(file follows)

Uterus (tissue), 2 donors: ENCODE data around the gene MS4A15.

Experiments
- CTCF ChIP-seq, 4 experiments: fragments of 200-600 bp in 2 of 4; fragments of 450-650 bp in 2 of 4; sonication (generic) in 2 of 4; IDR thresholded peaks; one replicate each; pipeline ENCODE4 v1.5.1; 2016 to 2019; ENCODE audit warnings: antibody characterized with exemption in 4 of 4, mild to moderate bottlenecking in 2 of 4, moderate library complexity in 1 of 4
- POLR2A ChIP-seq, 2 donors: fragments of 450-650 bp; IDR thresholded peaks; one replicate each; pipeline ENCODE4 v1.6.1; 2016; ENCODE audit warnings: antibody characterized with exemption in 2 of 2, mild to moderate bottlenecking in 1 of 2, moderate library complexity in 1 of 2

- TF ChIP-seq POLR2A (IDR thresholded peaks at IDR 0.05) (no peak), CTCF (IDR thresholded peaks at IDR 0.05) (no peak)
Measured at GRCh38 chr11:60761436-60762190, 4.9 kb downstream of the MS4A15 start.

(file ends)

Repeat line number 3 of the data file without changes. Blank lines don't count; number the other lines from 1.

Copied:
- CTCF ChIP-seq, 4 experiments: fragments of 200-600 bp in 2 of 4; fragments of 450-650 bp in 2 of 4; sonication (generic) in 2 of 4; IDR thresholded peaks; one replicate each; pipeline ENCODE4 v1.5.1; 2016 to 2019; ENCODE audit warnings: antibody characterized with exemption in 4 of 4, mild to moderate bottlenecking in 2 of 4, moderate library complexity in 1 of 4